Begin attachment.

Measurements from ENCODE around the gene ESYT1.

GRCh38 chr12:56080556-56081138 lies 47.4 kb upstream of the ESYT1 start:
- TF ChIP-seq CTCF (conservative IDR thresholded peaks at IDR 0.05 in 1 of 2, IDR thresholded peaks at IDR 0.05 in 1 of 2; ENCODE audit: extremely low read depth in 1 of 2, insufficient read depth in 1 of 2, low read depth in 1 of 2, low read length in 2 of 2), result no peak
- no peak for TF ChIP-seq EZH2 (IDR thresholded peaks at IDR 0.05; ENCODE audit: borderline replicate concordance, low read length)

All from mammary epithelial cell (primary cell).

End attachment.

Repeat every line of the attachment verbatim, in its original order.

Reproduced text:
Measurements from ENCODE around the gene ESYT1.

GRCh38 chr12:56080556-56081138 lies 47.4 kb upstream of the ESYT1 start:
- TF ChIP-seq CTCF (conservative IDR thresholded peaks at IDR 0.05 in 1 of 2, IDR thresholded peaks at IDR 0.05 in 1 of 2; ENCODE audit: extremely low read depth in 1 of 2, insufficient read depth in 1 of 2, low read depth in 1 of 2, low read length in 2 of 2), result no peak
- no peak for TF ChIP-seq EZH2 (IDR thresholded peaks at IDR 0.05; ENCODE audit: borderline replicate concordance, low read length)

All from mammary epithelial cell (primary cell).